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Recently I appear to have become boring. At least my friends are always on their phones when I’m talking to them and I can only assume my anecdotes are to blame.

But it turns out I’m not the problem. They are just all engaged in new relationships — with William Hill, Paddy Power and Bet365.

My generation is supposed to be hooked on dating sites like Tinder and Bumble (and, fine, avocado on toast). But my friends are more likely to be spending money on football matches than romantic ones.

It’s easy to see why saving can feel futile to millennials. One-third of us will never own our own home, according to research this week from the Resolution Foundation, a think-tank. And our pension pots are pitiful.

It would certainly take a lot of £5 bets to be piggy banked instead of placed to make up the average first-time buyer deposit of £33,000. But even if the big saving goals feel a long way off, consistently pouring money into gambling apps does no good either.

Gambling has been normalised among young people and is an unconscious drain on their cash. The constant temptation of having a gambling app in your pocket leads to a stream of spending that’s hard to control.

Phones are distracting enough as it is, whether it is the unanswered WhatsApp messages in your pocket or 200 Instagram pictures you’ve yet to like. Now betting companies are exploiting the iPhone generation’s obsession with our phones to hook us into betting more, and more frequently.

According to the Gambling Commission, more people than ever before are gambling via mobile phone. It was the largest increase of all forms of online gambling in 2017 and now more than half of those gambling online do so via a mobile or tablet, up from 43 per cent at the end of 2016. Swedish gaming company Betsson Group says that in the fourth quarter of 2017, 59 per cent of its revenue came from mobile devices, compared to just 7 per cent in the same period five years ago.

At the same time, millennials (those aged between 25-34) were responsible for the biggest increase in online gambling of any age group last year. They were more likely than any other group to have gambled at least once in the previous four weeks (when the National Lottery is stripped out), and more likely to bet regularly on esports and online social casino games.

Gaming companies have also come up with new and increasingly arcane things to bet on — from the number of corners in a football game to the number of times Theresa May might cough in a speech.

While in the pub recently, I turned to a friend to ask which match he was betting on. It turned out he wasn’t having a flutter on just one game but several, including an international friendly between two eastern European teams he’d never heard of.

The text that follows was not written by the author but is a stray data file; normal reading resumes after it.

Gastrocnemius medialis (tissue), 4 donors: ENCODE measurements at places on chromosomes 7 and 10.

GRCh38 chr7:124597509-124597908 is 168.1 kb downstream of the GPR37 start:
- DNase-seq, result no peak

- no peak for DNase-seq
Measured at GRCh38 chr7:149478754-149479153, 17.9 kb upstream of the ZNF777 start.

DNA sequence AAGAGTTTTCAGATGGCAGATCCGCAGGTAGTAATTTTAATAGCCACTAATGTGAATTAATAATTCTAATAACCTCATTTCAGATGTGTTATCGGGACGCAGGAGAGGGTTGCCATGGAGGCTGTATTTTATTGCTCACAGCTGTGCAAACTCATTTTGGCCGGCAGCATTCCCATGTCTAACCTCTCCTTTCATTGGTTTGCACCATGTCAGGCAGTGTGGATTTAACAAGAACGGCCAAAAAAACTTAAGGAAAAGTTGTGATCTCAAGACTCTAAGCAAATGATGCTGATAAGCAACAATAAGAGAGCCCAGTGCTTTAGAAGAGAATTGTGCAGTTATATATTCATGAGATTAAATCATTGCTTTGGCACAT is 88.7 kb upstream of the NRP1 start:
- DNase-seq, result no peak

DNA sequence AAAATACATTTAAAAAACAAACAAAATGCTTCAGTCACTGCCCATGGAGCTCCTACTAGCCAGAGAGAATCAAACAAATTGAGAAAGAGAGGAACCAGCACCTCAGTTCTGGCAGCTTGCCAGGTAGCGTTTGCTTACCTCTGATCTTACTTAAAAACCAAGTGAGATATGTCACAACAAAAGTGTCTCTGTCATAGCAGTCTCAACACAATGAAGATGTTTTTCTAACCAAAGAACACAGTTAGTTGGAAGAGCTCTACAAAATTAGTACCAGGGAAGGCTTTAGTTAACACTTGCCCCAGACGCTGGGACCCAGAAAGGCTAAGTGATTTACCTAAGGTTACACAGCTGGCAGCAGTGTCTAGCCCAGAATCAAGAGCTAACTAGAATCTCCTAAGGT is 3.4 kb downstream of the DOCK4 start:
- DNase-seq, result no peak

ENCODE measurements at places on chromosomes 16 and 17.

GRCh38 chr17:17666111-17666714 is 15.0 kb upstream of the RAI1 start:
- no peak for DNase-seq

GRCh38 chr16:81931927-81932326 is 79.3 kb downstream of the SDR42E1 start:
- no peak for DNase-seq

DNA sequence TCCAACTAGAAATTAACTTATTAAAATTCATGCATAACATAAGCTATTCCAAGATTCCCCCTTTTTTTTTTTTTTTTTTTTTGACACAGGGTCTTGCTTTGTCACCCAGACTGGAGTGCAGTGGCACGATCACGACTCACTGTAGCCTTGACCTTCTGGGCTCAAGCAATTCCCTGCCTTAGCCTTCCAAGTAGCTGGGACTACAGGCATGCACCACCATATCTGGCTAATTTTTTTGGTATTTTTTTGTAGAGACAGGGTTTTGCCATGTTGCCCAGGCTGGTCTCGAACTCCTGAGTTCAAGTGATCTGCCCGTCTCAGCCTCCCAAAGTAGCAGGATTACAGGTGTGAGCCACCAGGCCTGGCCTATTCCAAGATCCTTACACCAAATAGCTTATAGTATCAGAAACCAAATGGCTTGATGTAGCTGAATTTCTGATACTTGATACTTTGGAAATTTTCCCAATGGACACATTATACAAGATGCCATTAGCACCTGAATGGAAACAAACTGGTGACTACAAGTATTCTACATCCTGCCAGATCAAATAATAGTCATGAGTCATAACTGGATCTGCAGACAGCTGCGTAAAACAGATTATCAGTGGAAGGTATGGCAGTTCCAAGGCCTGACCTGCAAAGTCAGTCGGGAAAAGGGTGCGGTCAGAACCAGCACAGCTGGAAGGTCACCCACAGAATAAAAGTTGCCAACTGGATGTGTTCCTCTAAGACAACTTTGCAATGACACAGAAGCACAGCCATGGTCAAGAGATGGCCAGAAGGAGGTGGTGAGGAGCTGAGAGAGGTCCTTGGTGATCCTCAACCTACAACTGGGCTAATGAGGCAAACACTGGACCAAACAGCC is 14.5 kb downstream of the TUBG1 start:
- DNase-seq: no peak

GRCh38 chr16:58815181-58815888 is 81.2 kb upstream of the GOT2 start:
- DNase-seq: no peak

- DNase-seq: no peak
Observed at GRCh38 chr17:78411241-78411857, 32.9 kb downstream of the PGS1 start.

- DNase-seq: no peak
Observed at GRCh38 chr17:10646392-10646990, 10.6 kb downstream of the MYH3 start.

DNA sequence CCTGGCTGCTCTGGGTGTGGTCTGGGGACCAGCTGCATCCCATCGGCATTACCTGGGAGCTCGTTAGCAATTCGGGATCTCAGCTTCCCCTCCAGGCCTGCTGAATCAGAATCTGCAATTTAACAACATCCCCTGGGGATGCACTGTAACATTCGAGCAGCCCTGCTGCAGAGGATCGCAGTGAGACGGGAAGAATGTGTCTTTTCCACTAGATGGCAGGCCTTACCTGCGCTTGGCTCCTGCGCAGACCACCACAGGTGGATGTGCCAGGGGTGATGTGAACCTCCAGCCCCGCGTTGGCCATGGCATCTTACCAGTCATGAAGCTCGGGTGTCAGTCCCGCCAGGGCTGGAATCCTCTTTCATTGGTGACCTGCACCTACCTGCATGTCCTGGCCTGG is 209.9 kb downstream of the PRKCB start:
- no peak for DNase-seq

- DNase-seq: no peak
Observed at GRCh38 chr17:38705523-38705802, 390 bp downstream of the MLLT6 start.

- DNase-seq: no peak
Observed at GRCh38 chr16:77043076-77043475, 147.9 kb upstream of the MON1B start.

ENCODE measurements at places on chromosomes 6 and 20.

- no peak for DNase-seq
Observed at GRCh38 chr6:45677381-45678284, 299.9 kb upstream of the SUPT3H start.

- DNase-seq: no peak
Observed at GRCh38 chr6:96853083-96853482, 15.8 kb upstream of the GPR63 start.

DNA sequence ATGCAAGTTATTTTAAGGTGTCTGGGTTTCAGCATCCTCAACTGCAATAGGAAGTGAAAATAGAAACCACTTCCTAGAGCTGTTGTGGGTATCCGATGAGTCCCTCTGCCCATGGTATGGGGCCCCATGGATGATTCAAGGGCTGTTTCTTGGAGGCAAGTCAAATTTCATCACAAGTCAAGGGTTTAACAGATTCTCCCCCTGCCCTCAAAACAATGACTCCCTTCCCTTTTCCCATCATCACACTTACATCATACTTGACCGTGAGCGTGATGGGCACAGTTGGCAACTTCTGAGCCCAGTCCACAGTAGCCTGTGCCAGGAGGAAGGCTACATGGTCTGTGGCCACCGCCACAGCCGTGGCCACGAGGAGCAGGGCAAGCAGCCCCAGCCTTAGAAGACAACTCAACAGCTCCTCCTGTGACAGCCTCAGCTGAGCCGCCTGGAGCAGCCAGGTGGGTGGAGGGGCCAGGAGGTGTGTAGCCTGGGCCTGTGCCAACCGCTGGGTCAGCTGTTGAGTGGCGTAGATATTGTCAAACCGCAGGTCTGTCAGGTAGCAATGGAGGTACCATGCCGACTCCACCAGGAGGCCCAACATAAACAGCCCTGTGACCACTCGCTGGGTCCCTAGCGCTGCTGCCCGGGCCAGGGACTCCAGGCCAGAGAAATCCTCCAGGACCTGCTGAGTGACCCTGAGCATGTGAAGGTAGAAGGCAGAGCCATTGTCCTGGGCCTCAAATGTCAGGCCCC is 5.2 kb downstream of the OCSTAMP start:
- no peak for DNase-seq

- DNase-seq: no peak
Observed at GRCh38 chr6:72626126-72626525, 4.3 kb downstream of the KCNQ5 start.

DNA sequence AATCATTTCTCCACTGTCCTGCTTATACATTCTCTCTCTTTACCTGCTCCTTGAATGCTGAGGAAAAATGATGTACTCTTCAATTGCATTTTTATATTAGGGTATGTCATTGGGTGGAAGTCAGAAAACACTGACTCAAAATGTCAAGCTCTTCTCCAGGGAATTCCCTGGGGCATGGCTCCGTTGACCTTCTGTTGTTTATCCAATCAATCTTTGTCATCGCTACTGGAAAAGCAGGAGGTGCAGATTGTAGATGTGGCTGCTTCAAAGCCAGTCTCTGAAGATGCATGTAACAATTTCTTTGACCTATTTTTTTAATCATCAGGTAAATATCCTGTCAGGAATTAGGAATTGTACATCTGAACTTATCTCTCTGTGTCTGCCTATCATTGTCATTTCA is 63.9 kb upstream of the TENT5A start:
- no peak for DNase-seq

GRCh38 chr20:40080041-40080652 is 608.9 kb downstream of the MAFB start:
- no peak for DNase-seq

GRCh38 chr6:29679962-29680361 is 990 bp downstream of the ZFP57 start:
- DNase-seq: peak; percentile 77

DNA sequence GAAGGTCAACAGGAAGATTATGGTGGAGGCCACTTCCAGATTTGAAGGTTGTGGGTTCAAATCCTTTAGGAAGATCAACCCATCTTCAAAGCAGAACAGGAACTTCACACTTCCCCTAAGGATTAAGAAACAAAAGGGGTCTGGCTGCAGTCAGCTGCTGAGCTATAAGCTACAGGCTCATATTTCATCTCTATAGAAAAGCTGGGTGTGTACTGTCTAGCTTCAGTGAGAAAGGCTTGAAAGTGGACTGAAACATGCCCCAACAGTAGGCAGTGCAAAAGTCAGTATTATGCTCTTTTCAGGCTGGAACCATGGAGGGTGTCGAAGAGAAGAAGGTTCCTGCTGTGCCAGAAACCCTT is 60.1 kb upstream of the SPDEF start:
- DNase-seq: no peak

Aged 32, Pete says he often spends at least £10 a week on betting apps, mainly on horseracing and football. He typically bets via accumulators, which means placing small amounts of money on a series of games and hoping to win big if all of those bets come good.

Problem gamblers spend an average of £98 per day, placing up to 90 bets, according to research last year by charity Gamble Aware and PwC. But even those not considered at risk typically place bets of £14 per day on average, betting between two and seven times a day.

“If I wanted to, I could bet on something at any time of the day or night via my phone,” says Pete. “It’s become so easy and I’m always on my phone anyway, so it’s easier to just do it all the time, though I try to keep it to the weekends.”


Not all millennials apply similar constraints to their gambling. More than one-fifth of 18 to 24-year-olds confessed to gambling at work last year. Gambling on the commute is also popular among younger people.

Apps increasingly target customers with the lure of free bets or offers. They send multiple push notifications a day, meaning my friends’ phones are constantly beeping with potential sports to bet on or promotional offers. According to William Hill, 1.1 per cent of the amounts wagered on its site were via free bets, an increase from 0.9 per cent in 2016.

How can people get a grip on their gambling? One friend said he has limited use of his gambling app, restricting himself to £10 a week. Other tools to manage usage include “time outs”, which prevent players from engaging for a certain period, and voluntarily excluding oneself from certain games.

The snag is that my friend could easily remove his £10 limit if he wanted. And for those people with multiple gambling accounts, it is fairly meaningless. There are substantial numbers of multiple account holders: about 15 per cent of gambling men now have five gambling accounts, according to the Gambling Commission; the average is four.

Millennials are spending more of their income on rent than their parents and grandparents and often feel they might as well spend the little that’s left on having fun. But the insidious nature of mobile gambling means the temptation to spend more, and do so more frequently, is on the rise. And that makes it harder to keep track of just how much money is heading out the door.

The lure of free bets and special offers delivered over mobile phones make it easy to gamble anywhere, any time. That is bad news for a generation addicted to their phones and struggling to save.

There may be many moments of self-denial on the road to building up a deposit for a home or starting a pension. But that doesn’t mean that constant betting is a rational alternative. It’s time for more of my friends to reach for the block button and pick up the conversation instead.

Kate Beioley is a reporter on FT Money. Email: kate.beioley@ft.com Twitter: @KateBeioley_FT

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